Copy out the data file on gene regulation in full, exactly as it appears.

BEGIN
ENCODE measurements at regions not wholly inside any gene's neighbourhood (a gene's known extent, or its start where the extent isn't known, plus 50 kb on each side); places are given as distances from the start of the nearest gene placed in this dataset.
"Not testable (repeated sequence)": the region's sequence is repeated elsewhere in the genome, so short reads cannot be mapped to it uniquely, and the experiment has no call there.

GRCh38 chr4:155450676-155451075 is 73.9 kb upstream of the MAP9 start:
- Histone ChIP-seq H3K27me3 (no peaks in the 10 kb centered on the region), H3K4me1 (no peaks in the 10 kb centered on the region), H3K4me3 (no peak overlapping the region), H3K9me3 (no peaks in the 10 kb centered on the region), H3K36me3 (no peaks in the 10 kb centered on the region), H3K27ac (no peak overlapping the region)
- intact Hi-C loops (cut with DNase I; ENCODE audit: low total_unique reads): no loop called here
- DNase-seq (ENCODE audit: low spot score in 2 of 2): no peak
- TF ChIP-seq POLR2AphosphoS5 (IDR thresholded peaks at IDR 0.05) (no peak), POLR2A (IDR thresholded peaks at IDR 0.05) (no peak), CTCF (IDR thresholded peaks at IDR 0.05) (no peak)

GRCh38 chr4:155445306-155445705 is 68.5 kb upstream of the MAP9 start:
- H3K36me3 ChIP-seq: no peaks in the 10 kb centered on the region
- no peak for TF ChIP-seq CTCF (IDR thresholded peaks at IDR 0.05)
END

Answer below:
ENCODE measurements at regions not wholly inside any gene's neighbourhood (a gene's known extent, or its start where the extent isn't known, plus 50 kb on each side); places are given as distances from the start of the nearest gene placed in this dataset.
"Not testable (repeated sequence)": the region's sequence is repeated elsewhere in the genome, so short reads cannot be mapped to it uniquely, and the experiment has no call there.

GRCh38 chr4:155450676-155451075 is 73.9 kb upstream of the MAP9 start:
- Histone ChIP-seq H3K27me3 (no peaks in the 10 kb centered on the region), H3K4me1 (no peaks in the 10 kb centered on the region), H3K4me3 (no peak overlapping the region), H3K9me3 (no peaks in the 10 kb centered on the region), H3K36me3 (no peaks in the 10 kb centered on the region), H3K27ac (no peak overlapping the region)
- intact Hi-C loops (cut with DNase I; ENCODE audit: low total_unique reads): no loop called here
- DNase-seq (ENCODE audit: low spot score in 2 of 2): no peak
- TF ChIP-seq POLR2AphosphoS5 (IDR thresholded peaks at IDR 0.05) (no peak), POLR2A (IDR thresholded peaks at IDR 0.05) (no peak), CTCF (IDR thresholded peaks at IDR 0.05) (no peak)

GRCh38 chr4:155445306-155445705 is 68.5 kb upstream of the MAP9 start:
- H3K36me3 ChIP-seq: no peaks in the 10 kb centered on the region
- no peak for TF ChIP-seq CTCF (IDR thresholded peaks at IDR 0.05)